Dench received a Best Actress Academy Award nomination for her electrifying work (she was beaten by Helen Mirren in 'The Queen'), while Blanchett nabbed a Best Supporting Actress nod (she lost to Jennifer Hudson in 'Dreamgirls'). Would 'Notes on a Scandal' be as much fun or brandish such a well-honed edge without them? Probably not. Sure, this fascinating story can certainly stand on its own, but it's impossible to imagine any other actresses inhabiting these colorful characters. Both women elevate the material and make all the dysfunction both delectably seductive and memorable. Though the film earns hearty applause, this grande dame and her heir apparent merit loud and lusty standing ovations.
The Blu-ray: Vital Disc Stats
'Notes on a Scandal' arrives on Blu-ray packaged in a standard case. Video codec is 1080p/AVC MPEG-4 and default audio is DTS-HD Master Audio 5.1. Once the disc is inserted into the player, the static menu with music immediately pops up; no previews or promos precede it.
A bit of overexposure and instability occasionally taint the 1080p/AVC MPEG-4 transfer, but most of the time the image appears full-bodied and dynamic. Just a hint of grain adds appropriate texture to the gritty story, yet no specks, lines, or marks dot the pristine source material. Black levels are adequate and colors look true, but the muted palette doesn't allow much opportunity for striking bursts of bold hues. Background elements, such as decorative details in each woman's respective flat, are easy to discern, and shadow delineation is quite good. Fleshtones look natural as well, and close-ups are especially crisp, highlighting Dench's careworn face and Blanchett's creamy complexion. No banding, noise, or pixelation mar the presentation, and any digital doctoring escapes notice. For a catalogue title, this is quite a good effort, and fans of the film will be pleased with the results.
A robust, intense, and captivating Philip Glass score is the star of the DTS-HD Master Audio 5.1 track, thanks to exceptional fidelity, marvelous tonal depth, and a crystal clarity that allows each subtle nuance and swelling crescendo to shine. The Oscar-nominated music envelops with ease, and adds essential mood and emphasis to the melodramatic story. Otherwise, this is a pretty typical mix for a straight dramatic film, with most of the sonic action anchored up front. Some nice stereo separation expands the soundscape just a tad, and a wide dynamic scale handles all the highs and lows without any distortion. Dialogue can be difficult to comprehend at times, but that's mostly due to some of the actors' thick English accents and rapid speech patterns. No hiss, pops, or crackles disrupt the track, which suits the material well and proceeds without any distracting hiccups.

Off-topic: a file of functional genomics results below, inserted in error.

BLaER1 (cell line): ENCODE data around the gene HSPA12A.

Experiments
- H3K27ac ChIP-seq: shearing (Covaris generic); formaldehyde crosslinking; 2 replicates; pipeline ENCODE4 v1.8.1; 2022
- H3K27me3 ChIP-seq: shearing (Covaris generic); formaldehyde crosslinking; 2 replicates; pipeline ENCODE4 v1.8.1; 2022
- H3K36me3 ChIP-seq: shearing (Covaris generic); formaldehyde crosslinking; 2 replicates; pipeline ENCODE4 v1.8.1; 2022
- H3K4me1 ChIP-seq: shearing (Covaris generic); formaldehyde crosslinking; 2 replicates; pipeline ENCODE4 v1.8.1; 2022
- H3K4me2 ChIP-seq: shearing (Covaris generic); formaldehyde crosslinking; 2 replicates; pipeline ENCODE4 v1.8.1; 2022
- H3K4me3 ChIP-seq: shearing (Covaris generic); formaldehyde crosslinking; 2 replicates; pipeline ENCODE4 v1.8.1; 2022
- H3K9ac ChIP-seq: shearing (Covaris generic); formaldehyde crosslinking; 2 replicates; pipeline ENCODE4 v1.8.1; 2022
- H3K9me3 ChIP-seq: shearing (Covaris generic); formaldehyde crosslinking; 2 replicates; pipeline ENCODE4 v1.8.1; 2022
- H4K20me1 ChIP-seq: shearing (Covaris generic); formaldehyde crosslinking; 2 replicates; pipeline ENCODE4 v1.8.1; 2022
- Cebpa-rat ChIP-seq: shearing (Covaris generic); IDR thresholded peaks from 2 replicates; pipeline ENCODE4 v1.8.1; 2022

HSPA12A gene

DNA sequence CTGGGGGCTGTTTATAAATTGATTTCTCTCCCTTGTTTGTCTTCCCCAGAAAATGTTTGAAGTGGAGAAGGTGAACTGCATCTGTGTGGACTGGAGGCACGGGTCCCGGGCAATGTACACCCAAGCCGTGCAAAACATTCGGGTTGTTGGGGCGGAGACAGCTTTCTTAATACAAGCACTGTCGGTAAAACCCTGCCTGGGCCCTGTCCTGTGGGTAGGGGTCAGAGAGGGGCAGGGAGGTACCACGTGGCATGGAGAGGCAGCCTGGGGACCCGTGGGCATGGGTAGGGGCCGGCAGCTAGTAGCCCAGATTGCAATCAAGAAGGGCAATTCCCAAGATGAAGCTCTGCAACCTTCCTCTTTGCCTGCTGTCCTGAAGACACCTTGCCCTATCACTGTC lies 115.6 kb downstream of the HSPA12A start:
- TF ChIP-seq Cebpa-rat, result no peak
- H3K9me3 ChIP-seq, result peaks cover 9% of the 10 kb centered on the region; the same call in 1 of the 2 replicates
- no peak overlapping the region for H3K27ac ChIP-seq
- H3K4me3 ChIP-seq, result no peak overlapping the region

All the extras from the previous DVD have been ported over to this release. Some of the material is repetitive, and not much is particularly enlightening, but it's all slick and painless enough.
Audio Commentary - Director Richard Eyre sits down for an intelligent and engaging commentary that's long on character and plot analysis, but short on production information and behind-the-scenes anecdotes. Eyre's passion for the project is evident, and he describes various tonal and narrative differences from the original novel, expresses his affinity for tight editing, points out scenes that were added after principal photography was completed, and notes how the subtle movements of the handheld camera help static scenes achieve a greater sense of urgency. Of course, he also spends a good deal of time lauding the work of Dench and Blanchett, but his overall discussion never provides the level of detail we long for and expect. Though occasionally interesting, especially if one really wants to get under the characters' respective skins, this commentary is hardly essential, and only those obsessed with the film need bother to invest the time.
Featurette: "Notes on a Scandal: The Story of Two Obsessions" (SD, 12 minutes) - This breezy EPK includes comments from author Zoe Heller, who discusses the "bait and switch" novel upon which the film is based, as well as Blanchett, Dench, and director Richard Eyre, all of whom examine the story's complex characters and relatable themes, and praise each other's work.
Featurette: "Notes on a Scandal: Behind the Scenes" (SD, 5 minutes) - More kudos for Dench and Blanchett dominate this brief and forgettable piece.
Featurette: "In Character With: Cate Blanchett" (SD, 2 minutes) - This snapshot promo allows Blanchett the opportunity to talk about her character and the film, but all her remarks only scratch the surface. Then again, how deep can one get in two minutes?
Webisodes (SD, 14 minutes) - Playable separately or continuously, these five mini-featurettes look at the actors and script, yet tend to repeat the same information. The one bright spot is a three-part conversation between Blanchett and Bill Nighy, who recall how they were approached for their respective roles, reflect fondly on the tight-knit cast and working with Eyre, and dissect their on-screen marriage.
Theatrical Trailer (SD, 2 minutes) - The film's original preview completes the extras package.
Cate Blanchett and especially Judi Dench are the main reasons to give 'Notes on a Scandal' a spin. Their riveting, Oscar-nominated work heightens the intensity of this melodramatic portrait of two very different women who are drawn together and eventually rip each other apart. Taut, slick, and endlessly fascinating, Richard Eyre's film grips us from the get-go and keeps us transfixed, sometimes against our better judgment. Fox's Blu-ray presentation imports all the extras from the previous DVD, and includes solid, if unspectacular, video and audio transfers. Fans of great acting and a crackling narrative won't want to miss this superior performance showcase, which - thanks to Dench and Blanchett - earns a strong recommendation.